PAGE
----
Tuesday, June 17, 2008

What would Paul Volcker do?

Paul Volcker is the legendary Federal Reserve Chairman who was appointed by Jimmy Carter in 1979, a role he served in till 1987.

The Federal Reserve Bank has two objectives which often conflict - to control inflation and to keep unemployment low. Prior to Volcker, Fed chairmen always concentrated on keeping unemployment low, particularly as terrific pressure was put on the Fed by politicians in the White House and in Congress.

Volcker decided that inflation was the primary evil and set upon squeezing it out of the system with high interest rates, annoying everyone in the process, from the farmers who tried to drive their tractors into the Fed building in protest, to the politicians. However, he got inflation down in the USA from 13.5% to 3.2% by 1983 - and given how the USA tends to export inflation, this was immensely important for the world economy. Most other important central bankers, particularly the Bundesbank, agreed with his strategy. Volcker was only 60 when he stepped down from the Fed - he should really have been reappointed for another term - but by then the Reagan White House had had it's fill of this life-long Democrat with a hatred for inflation, and replaced him with the more amenable Alan Greenspan.

The problems we're are seeing with global inflation go straight back to Greenspan's decision to keep US interest rates at 1% from 2003 to 2004, at a time when US CPI was running at 2% (i.e. real interest rates were -1%, which is inflationary in the extreme). The graph shows real interest rates in the USA. Everytime US real interest rates get negative, the rest of the world suffers from inflation, even if other countries are being prudent in their monetary policy. But all Greenspan was thinking about was unemployment and how to get the US to recover from her short recession. At the time the ECB refused to cut interest rates below 2%, arguing that it was dangerous to have real interest rates below zero. The ECB was able to take this stand because they look at inflation alone, and their robust independence meant they could ignore unemployment of 10% in Germany and the attendant abuse from politicians.

As mentioned in my previous post, we again have a divergence between the USA and Europe. The ECB has announced that it will raise interest rates next month. The market acted surprised, but they shouldn't have been. Interest rates are 4% in the euro-zone and CPI there is 3.7%, which gives a real interest rate of 0.3%, dangerously close to zero. There is no way the ECB would allow the real rate to get to zero, particularly as the eurozone economy is more robust than in 2003. In the UK, interest rates are 5% and CPI is 3.3%, which gives a real interest rate of 1.7%. This too is a little uncomfortable for the BoE, as they like a real rate of at least 2%, especially as we are near full employment. Through most of this decade the BoE has kept the real interest rate at about 3%, which is far higher than the Americans have averaged.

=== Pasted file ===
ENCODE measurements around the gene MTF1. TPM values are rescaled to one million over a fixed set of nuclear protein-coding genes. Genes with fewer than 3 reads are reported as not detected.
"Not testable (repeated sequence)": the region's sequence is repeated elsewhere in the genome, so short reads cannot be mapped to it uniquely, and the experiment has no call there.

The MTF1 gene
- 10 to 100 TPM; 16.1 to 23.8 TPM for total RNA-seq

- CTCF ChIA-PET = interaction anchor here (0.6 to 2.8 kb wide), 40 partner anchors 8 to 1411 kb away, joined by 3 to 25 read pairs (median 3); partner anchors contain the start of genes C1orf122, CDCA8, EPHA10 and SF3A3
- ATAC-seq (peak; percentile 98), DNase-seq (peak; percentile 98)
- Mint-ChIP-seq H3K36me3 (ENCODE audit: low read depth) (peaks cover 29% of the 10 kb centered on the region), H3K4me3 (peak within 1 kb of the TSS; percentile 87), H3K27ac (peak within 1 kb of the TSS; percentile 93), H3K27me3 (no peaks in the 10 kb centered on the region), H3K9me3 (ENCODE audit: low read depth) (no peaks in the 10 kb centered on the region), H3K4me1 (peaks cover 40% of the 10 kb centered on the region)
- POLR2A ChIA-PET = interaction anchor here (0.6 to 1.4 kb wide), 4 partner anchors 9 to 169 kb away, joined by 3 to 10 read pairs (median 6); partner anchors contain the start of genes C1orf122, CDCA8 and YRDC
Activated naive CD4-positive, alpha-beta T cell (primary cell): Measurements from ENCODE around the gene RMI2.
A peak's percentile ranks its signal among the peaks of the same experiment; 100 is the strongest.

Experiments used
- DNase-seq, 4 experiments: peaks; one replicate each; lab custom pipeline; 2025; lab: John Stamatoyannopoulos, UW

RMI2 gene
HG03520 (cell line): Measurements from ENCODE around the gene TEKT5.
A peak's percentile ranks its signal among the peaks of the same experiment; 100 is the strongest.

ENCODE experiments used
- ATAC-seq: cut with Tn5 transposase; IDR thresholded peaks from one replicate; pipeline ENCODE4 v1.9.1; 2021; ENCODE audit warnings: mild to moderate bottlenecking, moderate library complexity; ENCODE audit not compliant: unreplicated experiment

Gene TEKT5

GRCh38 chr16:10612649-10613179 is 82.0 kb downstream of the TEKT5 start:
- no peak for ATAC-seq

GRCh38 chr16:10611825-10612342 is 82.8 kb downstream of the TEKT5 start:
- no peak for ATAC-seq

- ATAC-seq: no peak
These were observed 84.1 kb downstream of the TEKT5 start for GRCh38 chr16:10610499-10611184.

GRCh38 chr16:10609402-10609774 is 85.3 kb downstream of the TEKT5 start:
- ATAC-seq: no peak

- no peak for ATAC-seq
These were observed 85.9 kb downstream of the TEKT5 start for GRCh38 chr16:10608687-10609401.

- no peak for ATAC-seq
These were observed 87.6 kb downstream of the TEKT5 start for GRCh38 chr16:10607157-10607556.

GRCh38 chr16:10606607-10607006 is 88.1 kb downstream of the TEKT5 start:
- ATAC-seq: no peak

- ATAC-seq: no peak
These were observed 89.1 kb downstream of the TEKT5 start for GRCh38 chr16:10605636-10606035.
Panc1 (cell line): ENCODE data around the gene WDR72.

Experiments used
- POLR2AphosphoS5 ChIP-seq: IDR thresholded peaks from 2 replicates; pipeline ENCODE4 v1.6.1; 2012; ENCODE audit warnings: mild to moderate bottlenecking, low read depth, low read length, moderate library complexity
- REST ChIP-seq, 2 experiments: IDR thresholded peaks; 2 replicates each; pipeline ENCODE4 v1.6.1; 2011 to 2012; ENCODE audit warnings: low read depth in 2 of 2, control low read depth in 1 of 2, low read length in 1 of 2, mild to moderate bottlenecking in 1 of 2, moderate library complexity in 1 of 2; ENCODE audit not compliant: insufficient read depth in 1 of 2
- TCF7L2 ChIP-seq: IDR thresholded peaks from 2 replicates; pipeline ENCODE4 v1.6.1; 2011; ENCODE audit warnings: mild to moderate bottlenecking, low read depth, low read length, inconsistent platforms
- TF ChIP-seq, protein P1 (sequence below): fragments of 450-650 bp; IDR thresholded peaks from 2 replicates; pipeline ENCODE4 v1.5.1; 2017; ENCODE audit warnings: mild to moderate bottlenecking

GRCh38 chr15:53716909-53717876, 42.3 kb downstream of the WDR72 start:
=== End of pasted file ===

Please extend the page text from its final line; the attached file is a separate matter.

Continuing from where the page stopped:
In the USA however, we have interest rates of 2% and a CPI of 3.9%, giving a real interest rate of -1.9%. This is actually worse than their policy in 2003/4. No wonder we are have a global commodity inflation situation. It is becoming increasingly clear that the Fed will have to raise interest rates. Apart from the fact that they are destabalising the world economy in order to gee up domestic employment, it is clear that their policy is hurting the USA itself.

As Volcker understood in the 80's, inflation is worse than temporary unemployment. In April 2005, when US real interest rates were still below zero, he wrote an interesting article in the Washington Post, where he said

At some point, the sense of confidence in capital markets that today so benignly supports the flow of funds to the United States and the growing world economy could fade. Then some event, or combination of events, could come along to disturb markets, with damaging volatility in both exchange markets and interest rates. We had a taste of that in the stagflation of the 1970s -- a volatile and depressed dollar, inflationary pressures, a sudden increase in interest rates and a couple of big recessions.

.....What is required is a willingness to act now -- and next year, and the following year, and to act even when, on the surface, everything seems so placid and favorable.

.....What I am talking about really boils down to the oldest lesson of economic policy: a strong sense of monetary discipline

Of course Greenspan and Bernanke ignored him. The chief lesson Greenspan learned from the Volcker era seems to have been that you have a short career at the Fed if you annoy the politicians by being too hawkish on inflation. As for Bernanke, he seems too academic and gentle for the job. In particular he seems to be intimidated by Wall Street and their cries for more interest rate cuts to bail them out. The heirs to Volcker are in Europe, but Europeans need to put pressure on the Americans to stiffen their spines. It's no good us standing firm here while the Americans are intent on cancelling out everything we achieve, and more. The Americans need another Volcker.

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